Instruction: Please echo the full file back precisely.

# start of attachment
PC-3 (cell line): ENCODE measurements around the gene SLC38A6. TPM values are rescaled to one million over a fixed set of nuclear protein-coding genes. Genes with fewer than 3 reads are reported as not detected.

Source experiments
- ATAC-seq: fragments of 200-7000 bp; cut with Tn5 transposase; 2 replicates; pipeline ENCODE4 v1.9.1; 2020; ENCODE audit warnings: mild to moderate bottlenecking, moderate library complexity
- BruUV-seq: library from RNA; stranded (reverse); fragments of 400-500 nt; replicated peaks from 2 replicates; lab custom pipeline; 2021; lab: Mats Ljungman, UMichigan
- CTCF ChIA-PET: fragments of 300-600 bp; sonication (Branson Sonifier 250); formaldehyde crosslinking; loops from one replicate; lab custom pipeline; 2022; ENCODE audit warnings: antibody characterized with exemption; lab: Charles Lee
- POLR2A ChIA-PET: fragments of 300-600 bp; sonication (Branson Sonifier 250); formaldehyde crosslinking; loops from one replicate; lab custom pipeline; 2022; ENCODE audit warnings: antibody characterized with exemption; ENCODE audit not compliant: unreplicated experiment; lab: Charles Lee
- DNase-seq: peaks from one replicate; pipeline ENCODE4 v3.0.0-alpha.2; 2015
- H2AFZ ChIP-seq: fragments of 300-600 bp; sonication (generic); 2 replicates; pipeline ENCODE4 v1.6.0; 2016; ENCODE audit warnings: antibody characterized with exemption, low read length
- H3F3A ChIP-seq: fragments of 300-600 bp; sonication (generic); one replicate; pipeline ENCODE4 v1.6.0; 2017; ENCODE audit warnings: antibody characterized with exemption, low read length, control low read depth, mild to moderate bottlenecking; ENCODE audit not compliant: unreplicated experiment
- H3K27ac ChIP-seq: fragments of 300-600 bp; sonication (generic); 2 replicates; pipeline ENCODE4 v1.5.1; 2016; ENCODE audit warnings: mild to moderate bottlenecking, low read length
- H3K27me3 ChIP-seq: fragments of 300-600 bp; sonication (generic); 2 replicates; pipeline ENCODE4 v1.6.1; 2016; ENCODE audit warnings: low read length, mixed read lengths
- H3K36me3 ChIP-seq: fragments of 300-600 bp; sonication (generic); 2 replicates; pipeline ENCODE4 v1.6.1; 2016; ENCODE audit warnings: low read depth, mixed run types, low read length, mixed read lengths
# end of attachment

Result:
PC-3 (cell line): ENCODE measurements around the gene SLC38A6. TPM values are rescaled to one million over a fixed set of nuclear protein-coding genes. Genes with fewer than 3 reads are reported as not detected.

Source experiments
- ATAC-seq: fragments of 200-7000 bp; cut with Tn5 transposase; 2 replicates; pipeline ENCODE4 v1.9.1; 2020; ENCODE audit warnings: mild to moderate bottlenecking, moderate library complexity
- BruUV-seq: library from RNA; stranded (reverse); fragments of 400-500 nt; replicated peaks from 2 replicates; lab custom pipeline; 2021; lab: Mats Ljungman, UMichigan
- CTCF ChIA-PET: fragments of 300-600 bp; sonication (Branson Sonifier 250); formaldehyde crosslinking; loops from one replicate; lab custom pipeline; 2022; ENCODE audit warnings: antibody characterized with exemption; lab: Charles Lee
- POLR2A ChIA-PET: fragments of 300-600 bp; sonication (Branson Sonifier 250); formaldehyde crosslinking; loops from one replicate; lab custom pipeline; 2022; ENCODE audit warnings: antibody characterized with exemption; ENCODE audit not compliant: unreplicated experiment; lab: Charles Lee
- DNase-seq: peaks from one replicate; pipeline ENCODE4 v3.0.0-alpha.2; 2015
- H2AFZ ChIP-seq: fragments of 300-600 bp; sonication (generic); 2 replicates; pipeline ENCODE4 v1.6.0; 2016; ENCODE audit warnings: antibody characterized with exemption, low read length
- H3F3A ChIP-seq: fragments of 300-600 bp; sonication (generic); one replicate; pipeline ENCODE4 v1.6.0; 2017; ENCODE audit warnings: antibody characterized with exemption, low read length, control low read depth, mild to moderate bottlenecking; ENCODE audit not compliant: unreplicated experiment
- H3K27ac ChIP-seq: fragments of 300-600 bp; sonication (generic); 2 replicates; pipeline ENCODE4 v1.5.1; 2016; ENCODE audit warnings: mild to moderate bottlenecking, low read length
- H3K27me3 ChIP-seq: fragments of 300-600 bp; sonication (generic); 2 replicates; pipeline ENCODE4 v1.6.1; 2016; ENCODE audit warnings: low read length, mixed read lengths
- H3K36me3 ChIP-seq: fragments of 300-600 bp; sonication (generic); 2 replicates; pipeline ENCODE4 v1.6.1; 2016; ENCODE audit warnings: low read depth, mixed run types, low read length, mixed read lengths